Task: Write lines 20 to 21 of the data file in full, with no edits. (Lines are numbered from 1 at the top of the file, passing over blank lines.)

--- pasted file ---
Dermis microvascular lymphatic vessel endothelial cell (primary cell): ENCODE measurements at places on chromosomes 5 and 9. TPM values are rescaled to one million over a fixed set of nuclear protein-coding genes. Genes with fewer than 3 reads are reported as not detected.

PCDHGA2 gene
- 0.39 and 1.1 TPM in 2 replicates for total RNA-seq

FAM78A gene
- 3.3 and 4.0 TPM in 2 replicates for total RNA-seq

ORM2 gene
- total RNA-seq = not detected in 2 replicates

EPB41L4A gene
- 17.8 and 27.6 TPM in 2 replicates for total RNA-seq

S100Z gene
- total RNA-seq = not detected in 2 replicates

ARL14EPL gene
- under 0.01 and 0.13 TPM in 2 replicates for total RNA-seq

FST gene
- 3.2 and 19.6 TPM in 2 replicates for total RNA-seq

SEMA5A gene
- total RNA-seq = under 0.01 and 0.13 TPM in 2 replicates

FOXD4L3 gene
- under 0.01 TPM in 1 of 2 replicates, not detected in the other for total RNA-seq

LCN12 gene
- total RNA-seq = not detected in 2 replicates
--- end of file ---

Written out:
LCN12 gene
- total RNA-seq = not detected in 2 replicates